The Kerygma Program

Idea Bank Newsletter

Resources for Leaders of Adult Bible Study

Tips, Techniques and Stories

Issue #34 June 2015

Kerygma's E-Newsletter - June 2015

In This Issue

For Reflection

Studying the Bible--

for non-native speakers

Pentecost, which we observed on May 24, 2015, reminds us that from its very beginnings, the church was meant to be, would become, and is, in our present day--global. There are congregations and gatherings of Christians worshiping as churches--large and small, formal and informal-- throughout the world. God hears prayers as well as songs of praise in every language--no translator needed.

We might think of studying the Bible as similar to learning a different language. I'm not thinking here about the original languages of the various books of the Bible. Of course, it is helpful to know and study Scripture in its original languages as many pastors do. I do recall a worship service when I sat next to a Bible translator who was following along in his Greek New Testament as the Gospel lesson was being read in English from the lectern. Most of us, however, have callings other than to become linguists and we are grateful for the multiple English translations of the Bible that are available to read and to study.

What I am thinking about is that for each of us at some point studying the Bible was like stepping into a new and very different world. It is much like learning a new language. We were also once "non-native speakers," newcomers to this collection of books we call the Bible. Think about those who first heard the words of Jesus and were drawn to him. Like them, we have some sense that in following him, life would not, and will not, be the same. Because of faith in Christ, we are in a different place and speak in different terms. Continue

For Planning

As those who have learned to "speak" in terms of the Christian faith and know the importance of Bible study to sustain and strengthen faith, how do we help those who may be intimidated by the Bible, confused by it, or perhaps just embarrassed because they haven't really taken the time to study it. How do we help them, and guide them--remembering that we too were once "non-native speakers."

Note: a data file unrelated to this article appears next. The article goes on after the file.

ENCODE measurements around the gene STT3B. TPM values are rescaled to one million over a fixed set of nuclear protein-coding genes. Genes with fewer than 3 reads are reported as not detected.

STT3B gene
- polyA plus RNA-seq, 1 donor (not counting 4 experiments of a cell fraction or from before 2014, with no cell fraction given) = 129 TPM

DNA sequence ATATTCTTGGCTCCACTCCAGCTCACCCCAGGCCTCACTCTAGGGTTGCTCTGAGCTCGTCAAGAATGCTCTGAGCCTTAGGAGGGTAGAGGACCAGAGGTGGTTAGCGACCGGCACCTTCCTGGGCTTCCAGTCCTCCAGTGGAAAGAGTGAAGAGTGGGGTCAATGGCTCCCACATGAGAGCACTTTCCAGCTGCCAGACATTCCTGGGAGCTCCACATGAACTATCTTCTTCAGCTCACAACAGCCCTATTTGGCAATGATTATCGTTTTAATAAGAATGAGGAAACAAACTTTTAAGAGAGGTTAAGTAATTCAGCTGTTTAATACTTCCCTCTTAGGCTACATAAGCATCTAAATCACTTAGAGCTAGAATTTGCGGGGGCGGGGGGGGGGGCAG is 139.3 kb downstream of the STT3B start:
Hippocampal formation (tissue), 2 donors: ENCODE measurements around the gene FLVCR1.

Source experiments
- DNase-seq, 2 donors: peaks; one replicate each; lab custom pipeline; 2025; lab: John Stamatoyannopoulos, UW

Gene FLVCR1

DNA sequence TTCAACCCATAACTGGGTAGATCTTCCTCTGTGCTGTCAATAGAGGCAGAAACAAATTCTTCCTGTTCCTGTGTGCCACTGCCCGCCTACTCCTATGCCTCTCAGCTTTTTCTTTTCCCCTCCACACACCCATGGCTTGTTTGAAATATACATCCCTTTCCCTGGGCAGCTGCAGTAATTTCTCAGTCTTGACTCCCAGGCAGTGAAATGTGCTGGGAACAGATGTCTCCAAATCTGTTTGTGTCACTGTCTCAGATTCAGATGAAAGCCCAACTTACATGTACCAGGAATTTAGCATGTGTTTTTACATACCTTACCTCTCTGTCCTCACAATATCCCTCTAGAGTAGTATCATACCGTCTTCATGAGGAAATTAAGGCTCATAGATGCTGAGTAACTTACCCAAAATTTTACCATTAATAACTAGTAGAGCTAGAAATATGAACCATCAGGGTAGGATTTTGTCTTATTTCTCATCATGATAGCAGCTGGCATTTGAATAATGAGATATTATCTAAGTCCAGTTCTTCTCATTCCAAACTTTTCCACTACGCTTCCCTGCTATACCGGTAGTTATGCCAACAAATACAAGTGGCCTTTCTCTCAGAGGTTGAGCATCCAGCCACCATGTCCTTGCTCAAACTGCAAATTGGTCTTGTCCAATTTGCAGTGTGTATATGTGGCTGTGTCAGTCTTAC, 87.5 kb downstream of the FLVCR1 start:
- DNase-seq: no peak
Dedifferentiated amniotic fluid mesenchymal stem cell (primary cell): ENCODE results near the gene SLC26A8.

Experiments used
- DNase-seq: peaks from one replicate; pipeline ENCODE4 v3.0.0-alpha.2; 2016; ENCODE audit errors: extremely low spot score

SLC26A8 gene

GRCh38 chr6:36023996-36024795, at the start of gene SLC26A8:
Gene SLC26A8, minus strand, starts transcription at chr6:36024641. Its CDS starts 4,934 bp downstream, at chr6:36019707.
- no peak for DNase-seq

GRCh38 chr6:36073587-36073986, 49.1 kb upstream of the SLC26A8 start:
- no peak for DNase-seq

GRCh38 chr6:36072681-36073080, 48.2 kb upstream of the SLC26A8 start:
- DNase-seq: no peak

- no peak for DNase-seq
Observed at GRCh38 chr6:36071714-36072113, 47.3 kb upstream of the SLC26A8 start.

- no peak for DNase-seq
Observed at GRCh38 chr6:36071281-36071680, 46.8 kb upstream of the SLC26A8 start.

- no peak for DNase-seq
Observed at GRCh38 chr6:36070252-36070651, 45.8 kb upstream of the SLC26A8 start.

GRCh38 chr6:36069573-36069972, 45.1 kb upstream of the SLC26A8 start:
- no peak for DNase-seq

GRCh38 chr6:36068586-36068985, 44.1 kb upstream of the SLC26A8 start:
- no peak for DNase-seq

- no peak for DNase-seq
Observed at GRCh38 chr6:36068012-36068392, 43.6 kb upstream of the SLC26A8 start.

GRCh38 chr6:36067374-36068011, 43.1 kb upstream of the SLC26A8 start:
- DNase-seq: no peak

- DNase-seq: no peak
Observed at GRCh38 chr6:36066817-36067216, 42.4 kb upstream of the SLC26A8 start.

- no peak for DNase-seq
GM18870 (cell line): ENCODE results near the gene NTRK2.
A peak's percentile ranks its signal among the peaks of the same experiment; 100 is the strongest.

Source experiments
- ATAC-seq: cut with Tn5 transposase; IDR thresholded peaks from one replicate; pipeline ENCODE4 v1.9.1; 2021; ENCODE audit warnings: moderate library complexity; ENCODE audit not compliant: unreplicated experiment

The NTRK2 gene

Kerygma has several studies to assist you in providing an introduction to the Bible to those within your congregation as well as an outreach to your neighbors.

Your Bible: The Study Begins - 7 sessions

This study answers basic questions that people have about the Bible, starting with "What is the Bible?"

Listening to Scripture: Strategies for Interpreting the Bible - 8 sessions

This study introduces six strategies for understanding the meaning of Scripture, for example, how to explore the historical setting and original audience, the literary context and structure.

Discovering the Bible: A New Generation - 30 sessions (15 Old Testament; 15 New Testament)

This study will assist participants in beginning to understand the Scriptures through reading and exploring key passages from the Old and New Testaments.

You can view sample lessons from these studies by using the links above.

My Question for You

Bible study--who has the time. I hear from Bible study leaders about the ways in which they are trying to meet the challenges of very busy adults who have little un-scheduled time. Members and visitors to our churches work hard to get to worship; where will they get the time to take on another commitment, such as a Bible study, much as they may want to?

So, how do we help them? I am asking you this question and would appreciate learning about any and all of your suggestions and the approaches you have tried.

I have heard some good ideas and here is one.

Schedule a Bible study on Sunday mornings for those who can attend the regular Christian Education hour. Then schedule a second time for the same study during the week. If you survey those interested in the particular study ahead of time, you can actually select the best alternate time during the week.

This approach works well if you have one leader for your group or several.

In the case of one leader--if you are doing the preparation for one session, why not get the most out of your preparation by offering the study twice if you are able to do so.

If you have several leaders--this approach provides some flexibility in scheduling. For example, when one leader has to be away, he or she can simply switch the leadership for that Sunday morning with the leader of the mid-week study.

So, what about this approach? I'd like to hear from you. Have you tried it? How does it work?

What is another way of solving the "I can't get there at that time" challenge?
phone: 800-KERYGMA (537-9462)
fax: 412-344-1823
mail: 300 Mt. Lebanon Blvd., Suite 205
Pittsburgh, PA 15234-1507